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# Pluses versus minuses: probabilistic analysis of the multiway system

Posted 4 months ago

At middle school, we’ve all learned the rules of multiplication of signs. Have you ever wondered which sign, + or -, would win in a “multiplication battle”? On the one hand, minuses can “infect” the pluses and turn them into minuses, but on the other hand, there can’t be too many minuses because they reduce each other to pluses. The current essay is about a simple mathematical game, where pluses and minuses are randomly multiplied between each other. The game starts with a list of numbers, each one either +1 or -1. During each turn, two numbers are chosen at random from the list and multiplied, and the result is written in place of the original numbers. Soon after the game is started, it tends to go into a state where the numbers of pluses and minuses are approximately equal, and remains there for a long time. In this mode, the probability distribution of the number of minuses is approximately normal with mean n/2 n 2O[n] n n
Introduction
Rules of the game We want to come up with the simplest possible rules that somehow facilitate the multiplications of pluses and minuses and lead to interesting behaviors. The game will involve a collection of + and - signs, so we will need a list of numbers, +1 or -1, for example, {-1,+1,-1,-1,+1} 1 .Prepare a list L n {-1,+1,-1,-1,+1,+1,+1,-1} 2 .Randomly select a pair of integers i j i≠j 3 .Compute the product of the i j L i j L L[[i]]=L[[j]]=L[[i]]*L[[j]] 4 .Return to step 2. In[]:= ClearAll[pmSystemSimulate];pmSystemSimulate[initState_, tmax_] := Block[{state = initState, i, j, val}, Prepend[Table[ (* step 2 *) i = RandomInteger[{1, Length[state]}]; (* choose a random number i *) While[!SameQ[i ≠ j, True], j = RandomInteger[{1, Length[state]}]]; (* choose a radom number j such that i ≠ j *) (* step 3 *) state[[i]] = state[[j]] = state[[i]] * state[[j]]; state, {t, 1, tmax}], initState]]; Here is an example of how the first 10 turns of this game might look like: In[]:= With[{tmax=10},Column@Table[Row[{"t = ",t," ",#[[t+1]]/.{-1->"-",+1->"+"}}],{t,0,tmax}]&@pmSystemSimulate[{-1,+1,-1,-1,+1,+1,+1,-1},tmax]] Out[]=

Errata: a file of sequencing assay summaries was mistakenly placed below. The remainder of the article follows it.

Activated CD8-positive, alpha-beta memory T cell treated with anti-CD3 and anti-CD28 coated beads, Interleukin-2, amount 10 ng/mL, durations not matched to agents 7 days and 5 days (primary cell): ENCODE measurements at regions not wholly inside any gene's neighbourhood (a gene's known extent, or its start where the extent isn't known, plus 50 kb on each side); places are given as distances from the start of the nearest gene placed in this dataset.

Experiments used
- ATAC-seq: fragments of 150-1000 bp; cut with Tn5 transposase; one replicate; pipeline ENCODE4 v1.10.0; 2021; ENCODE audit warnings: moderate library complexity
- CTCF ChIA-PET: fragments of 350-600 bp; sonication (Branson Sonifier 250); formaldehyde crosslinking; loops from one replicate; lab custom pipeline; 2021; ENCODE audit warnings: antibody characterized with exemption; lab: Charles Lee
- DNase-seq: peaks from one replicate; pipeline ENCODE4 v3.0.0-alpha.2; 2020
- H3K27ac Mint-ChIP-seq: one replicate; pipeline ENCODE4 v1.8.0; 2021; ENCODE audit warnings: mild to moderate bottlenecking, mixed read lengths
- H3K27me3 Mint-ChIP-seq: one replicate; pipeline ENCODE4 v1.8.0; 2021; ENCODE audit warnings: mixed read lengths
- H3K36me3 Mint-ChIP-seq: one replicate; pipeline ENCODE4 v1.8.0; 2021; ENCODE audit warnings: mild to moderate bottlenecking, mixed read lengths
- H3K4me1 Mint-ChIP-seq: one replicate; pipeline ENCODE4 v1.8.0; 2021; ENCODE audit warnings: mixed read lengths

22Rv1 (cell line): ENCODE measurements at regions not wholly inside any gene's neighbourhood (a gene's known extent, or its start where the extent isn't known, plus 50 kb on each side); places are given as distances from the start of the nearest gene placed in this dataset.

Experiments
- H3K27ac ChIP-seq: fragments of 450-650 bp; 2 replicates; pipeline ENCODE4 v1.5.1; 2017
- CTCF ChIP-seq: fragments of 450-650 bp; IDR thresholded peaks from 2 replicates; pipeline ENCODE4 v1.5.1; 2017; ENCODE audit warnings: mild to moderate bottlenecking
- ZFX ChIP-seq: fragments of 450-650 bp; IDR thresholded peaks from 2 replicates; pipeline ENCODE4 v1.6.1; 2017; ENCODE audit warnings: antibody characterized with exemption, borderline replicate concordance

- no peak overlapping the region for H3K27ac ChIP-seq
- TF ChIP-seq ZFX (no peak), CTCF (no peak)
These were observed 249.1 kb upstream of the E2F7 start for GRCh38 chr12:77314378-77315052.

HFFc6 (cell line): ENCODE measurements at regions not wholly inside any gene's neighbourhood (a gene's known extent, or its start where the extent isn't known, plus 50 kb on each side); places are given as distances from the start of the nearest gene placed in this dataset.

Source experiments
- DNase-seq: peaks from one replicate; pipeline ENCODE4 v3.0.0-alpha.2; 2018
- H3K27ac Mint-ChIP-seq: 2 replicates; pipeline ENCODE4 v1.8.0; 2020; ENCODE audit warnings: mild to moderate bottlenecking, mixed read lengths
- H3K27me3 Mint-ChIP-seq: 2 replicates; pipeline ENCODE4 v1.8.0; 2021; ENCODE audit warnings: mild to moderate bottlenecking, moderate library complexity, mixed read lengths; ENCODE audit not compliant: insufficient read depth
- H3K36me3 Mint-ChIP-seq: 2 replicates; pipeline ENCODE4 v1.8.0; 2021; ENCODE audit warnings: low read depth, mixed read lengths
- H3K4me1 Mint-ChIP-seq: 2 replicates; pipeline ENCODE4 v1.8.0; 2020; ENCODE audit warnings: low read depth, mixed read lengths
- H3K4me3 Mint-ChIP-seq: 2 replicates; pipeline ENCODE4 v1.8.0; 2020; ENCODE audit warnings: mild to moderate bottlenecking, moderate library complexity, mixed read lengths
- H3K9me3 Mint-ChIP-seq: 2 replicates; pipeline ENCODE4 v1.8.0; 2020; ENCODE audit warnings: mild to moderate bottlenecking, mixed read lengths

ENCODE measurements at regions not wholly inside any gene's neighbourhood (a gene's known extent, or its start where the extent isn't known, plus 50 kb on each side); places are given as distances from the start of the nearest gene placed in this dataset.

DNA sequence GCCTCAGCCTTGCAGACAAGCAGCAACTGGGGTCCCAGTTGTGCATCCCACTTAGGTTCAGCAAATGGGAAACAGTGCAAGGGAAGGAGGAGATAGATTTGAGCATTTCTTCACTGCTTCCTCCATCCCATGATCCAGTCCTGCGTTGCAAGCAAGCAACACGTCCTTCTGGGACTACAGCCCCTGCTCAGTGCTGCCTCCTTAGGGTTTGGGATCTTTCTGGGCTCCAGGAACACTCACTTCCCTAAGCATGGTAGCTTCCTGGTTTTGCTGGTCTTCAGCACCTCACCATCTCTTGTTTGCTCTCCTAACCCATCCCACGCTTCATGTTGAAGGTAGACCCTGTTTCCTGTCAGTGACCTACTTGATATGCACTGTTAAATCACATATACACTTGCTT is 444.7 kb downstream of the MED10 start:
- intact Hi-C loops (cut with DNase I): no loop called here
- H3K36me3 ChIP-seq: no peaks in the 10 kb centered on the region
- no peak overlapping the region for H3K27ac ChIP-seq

Because the rules are probabilistic, the same initial conditions can give rise to many different outcomes. To make the output easier to read, it can be helpful to colorize it. In the figure below, yellow represents +1 and blue represents -1. The time axis goes from top to bottom, with the t t In[]:= With[{n=Length[{-1,+1,-1,-1,+1,+1,+1,-1}],tmax=10},Graphics@Join[Flatten[Table[{If[#[[i,j]]1,Lighter@Blend[{Yellow,Orange}],Lighter@Blue],Rectangle[{j,tmax+1-i}]},{i,tmax},{j,n}]&@pmSystemSimulate[{-1,+1,-1,-1,+1,+1,+1,-1},tmax],1],Table[{Line[{{1,i},{n+1,i}}]},{i,tmax+1}],Table[{Line[{{j,1},{j,tmax+1}}]},{j,n+1}]]] Out[]= If two pluses are drawn, nothing changes because +1*+1=+1 -1*-1=+1 -1*+1=-1 In[]:= With[{n=12,tmax=80,repetitions=11},Table[Graphics[Join[Flatten[Table[{If[#[[i,j]]1,Lighter@Blend[{Yellow,Orange}],Lighter@Blue],Rectangle[{j,tmax+1-i}]},{i,tmax},{j,n}]&@pmSystemSimulate[ConstantArray[-1,n],tmax],1],Table[{Line[{{1,i},{n+1,i}}]},{i,tmax+1}],Table[{Line[{{j,1},{j,tmax+1}}]},{j,n+1}]],ImageSizeMedium],repetitions]] Out[]= , , , , , , , , , ,